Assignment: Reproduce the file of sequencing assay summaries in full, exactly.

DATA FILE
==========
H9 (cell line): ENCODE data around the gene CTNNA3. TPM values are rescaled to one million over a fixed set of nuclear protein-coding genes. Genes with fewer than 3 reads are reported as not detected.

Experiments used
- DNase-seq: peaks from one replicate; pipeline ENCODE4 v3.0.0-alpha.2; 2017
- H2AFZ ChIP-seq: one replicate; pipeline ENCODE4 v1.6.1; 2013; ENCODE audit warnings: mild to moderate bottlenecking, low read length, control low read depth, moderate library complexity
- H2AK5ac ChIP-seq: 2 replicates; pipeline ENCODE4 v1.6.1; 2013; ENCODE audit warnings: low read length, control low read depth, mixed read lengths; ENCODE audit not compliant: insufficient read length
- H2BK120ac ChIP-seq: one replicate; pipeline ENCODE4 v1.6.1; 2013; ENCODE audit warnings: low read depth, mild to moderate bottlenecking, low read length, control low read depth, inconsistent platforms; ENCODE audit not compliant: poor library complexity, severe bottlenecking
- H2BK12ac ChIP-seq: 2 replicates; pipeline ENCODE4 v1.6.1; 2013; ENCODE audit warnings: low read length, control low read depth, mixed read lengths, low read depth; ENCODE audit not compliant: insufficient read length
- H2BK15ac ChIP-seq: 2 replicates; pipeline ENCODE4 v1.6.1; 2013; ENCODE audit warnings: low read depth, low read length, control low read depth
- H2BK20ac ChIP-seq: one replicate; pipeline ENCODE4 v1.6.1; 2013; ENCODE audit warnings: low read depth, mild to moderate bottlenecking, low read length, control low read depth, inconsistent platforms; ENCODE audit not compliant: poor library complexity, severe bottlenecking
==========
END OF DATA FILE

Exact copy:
H9 (cell line): ENCODE data around the gene CTNNA3. TPM values are rescaled to one million over a fixed set of nuclear protein-coding genes. Genes with fewer than 3 reads are reported as not detected.

Experiments used
- DNase-seq: peaks from one replicate; pipeline ENCODE4 v3.0.0-alpha.2; 2017
- H2AFZ ChIP-seq: one replicate; pipeline ENCODE4 v1.6.1; 2013; ENCODE audit warnings: mild to moderate bottlenecking, low read length, control low read depth, moderate library complexity
- H2AK5ac ChIP-seq: 2 replicates; pipeline ENCODE4 v1.6.1; 2013; ENCODE audit warnings: low read length, control low read depth, mixed read lengths; ENCODE audit not compliant: insufficient read length
- H2BK120ac ChIP-seq: one replicate; pipeline ENCODE4 v1.6.1; 2013; ENCODE audit warnings: low read depth, mild to moderate bottlenecking, low read length, control low read depth, inconsistent platforms; ENCODE audit not compliant: poor library complexity, severe bottlenecking
- H2BK12ac ChIP-seq: 2 replicates; pipeline ENCODE4 v1.6.1; 2013; ENCODE audit warnings: low read length, control low read depth, mixed read lengths, low read depth; ENCODE audit not compliant: insufficient read length
- H2BK15ac ChIP-seq: 2 replicates; pipeline ENCODE4 v1.6.1; 2013; ENCODE audit warnings: low read depth, low read length, control low read depth
- H2BK20ac ChIP-seq: one replicate; pipeline ENCODE4 v1.6.1; 2013; ENCODE audit warnings: low read depth, mild to moderate bottlenecking, low read length, control low read depth, inconsistent platforms; ENCODE audit not compliant: poor library complexity, severe bottlenecking